Specifically, while the ICC’s current investigations are entirely in Africa, the ICC prosecutor has only acted on its own authority to open an investigation in Africa without a request by the relevant state in one situation, Kenya. All other African situations under ICC investigation came about as a result of voluntary referrals or requests by the state affected or referral by the United Nations (UN) Security Council. Uganda, the Democratic Republic of Congo, Central African Republic, Mali, and Côte d’Ivoire asked the ICC to investigate and the Security Council referred the situations in Darfur and Libya.
There are of course situations outside of Africa that cry out for ICC involvement, such as Syria, which have not been brought before the court. However, this is a product of legal limitations on the ICC’s jurisdiction that are beyond its control. The ICC cannot assert jurisdiction over states that are not parties to the ICC Statute unless the UN Security Council refers the situation or the relevant state asks the court to become involved. Meanwhile, the ability of permanent Security Council members to use veto powers on the basis of political considerations has crippled opportunities to advance justice in certain situations.
It appears that much of the frustration that has emanated from the AU on the ICC relates more to the Security Council, and not to the court itself. In light of this, we encourage your government under the umbrella of the AU to convey concerns over Security Council actions directly to the council, including the need for more consistent action to promote justice and specifically calling for referral of Syria to the ICC. This would help ensure that the AU’s views are more accurately conveyed and hopefully promote a more principled approach by the council. Many of our organizations are also currently working to promote more consistent action on justice by the Security Council.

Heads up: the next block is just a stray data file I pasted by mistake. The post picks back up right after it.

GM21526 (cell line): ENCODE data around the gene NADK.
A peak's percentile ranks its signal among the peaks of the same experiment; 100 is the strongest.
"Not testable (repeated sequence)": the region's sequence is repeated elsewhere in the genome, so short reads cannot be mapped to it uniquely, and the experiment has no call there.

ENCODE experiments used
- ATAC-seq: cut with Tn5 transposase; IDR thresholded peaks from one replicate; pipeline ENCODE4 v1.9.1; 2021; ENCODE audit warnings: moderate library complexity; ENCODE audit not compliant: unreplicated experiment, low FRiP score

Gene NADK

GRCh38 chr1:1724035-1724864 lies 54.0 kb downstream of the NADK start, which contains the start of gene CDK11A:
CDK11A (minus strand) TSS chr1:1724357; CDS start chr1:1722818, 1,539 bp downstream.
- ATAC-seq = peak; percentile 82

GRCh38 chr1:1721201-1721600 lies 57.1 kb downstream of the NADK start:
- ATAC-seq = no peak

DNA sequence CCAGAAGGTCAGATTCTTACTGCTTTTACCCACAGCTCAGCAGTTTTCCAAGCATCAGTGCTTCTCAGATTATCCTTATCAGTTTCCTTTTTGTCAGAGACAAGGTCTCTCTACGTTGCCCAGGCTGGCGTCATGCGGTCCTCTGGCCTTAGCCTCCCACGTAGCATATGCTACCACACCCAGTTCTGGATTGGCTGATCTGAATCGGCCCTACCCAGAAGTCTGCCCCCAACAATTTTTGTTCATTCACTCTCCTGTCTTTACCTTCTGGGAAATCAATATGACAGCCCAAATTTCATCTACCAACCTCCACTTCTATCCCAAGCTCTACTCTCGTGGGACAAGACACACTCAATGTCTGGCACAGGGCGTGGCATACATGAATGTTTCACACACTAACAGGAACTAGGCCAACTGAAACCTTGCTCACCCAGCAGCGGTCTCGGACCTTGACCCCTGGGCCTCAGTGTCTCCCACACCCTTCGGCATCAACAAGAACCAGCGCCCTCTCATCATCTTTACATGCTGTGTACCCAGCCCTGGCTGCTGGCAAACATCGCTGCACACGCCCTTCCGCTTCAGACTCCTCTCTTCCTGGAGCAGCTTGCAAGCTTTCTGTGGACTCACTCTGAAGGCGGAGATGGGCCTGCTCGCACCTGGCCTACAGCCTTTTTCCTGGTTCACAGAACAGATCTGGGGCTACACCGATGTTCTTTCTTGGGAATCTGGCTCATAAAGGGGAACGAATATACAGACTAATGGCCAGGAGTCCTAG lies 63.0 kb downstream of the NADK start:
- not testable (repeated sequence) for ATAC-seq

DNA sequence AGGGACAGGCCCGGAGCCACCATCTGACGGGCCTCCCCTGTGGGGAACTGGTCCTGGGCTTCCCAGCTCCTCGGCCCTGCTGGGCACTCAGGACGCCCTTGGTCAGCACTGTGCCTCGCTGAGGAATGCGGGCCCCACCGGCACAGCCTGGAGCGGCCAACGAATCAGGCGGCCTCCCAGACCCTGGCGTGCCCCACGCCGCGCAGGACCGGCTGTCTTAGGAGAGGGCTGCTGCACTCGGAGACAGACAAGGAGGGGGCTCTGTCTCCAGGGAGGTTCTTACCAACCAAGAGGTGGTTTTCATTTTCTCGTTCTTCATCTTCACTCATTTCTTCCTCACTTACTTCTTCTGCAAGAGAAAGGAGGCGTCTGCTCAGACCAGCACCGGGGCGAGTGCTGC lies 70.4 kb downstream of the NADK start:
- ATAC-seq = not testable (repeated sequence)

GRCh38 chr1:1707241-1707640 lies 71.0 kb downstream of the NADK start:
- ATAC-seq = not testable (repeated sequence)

2. Take account of strong support for the ICC in Africa
As noted above, 34 African states out of 54 are party to the Statute, Africa’s engagement played a pivotal role in the establishment of the ICC, and a number of African states have asked for the ICC to open investigations into crimes committed on their territories. A growing list of countries—including Botswana, Burkina Faso, Malawi, South Africa, Niger, Uganda, and Zambia—also have expressly stated that they will arrest individuals subject to ICC arrest warrants if they enter their territories.
African support for the ICC is, however, often overlooked in AU decisions and communications, and we believe it will be important for your government to urge the AU to reflect African support for the court in future AU decisions and public statements. This includes reversing decisions that call for non-cooperation with the court in the arrest of President Omar al-Bashir of Sudan. These calls run counter to African ICC states parties’ obligations to cooperate with the court, the Constitutive Act of the AU on ending impunity, and puts African ICC states parties in an awkward position in upholding their international treaty obligations to cooperate with the ICC.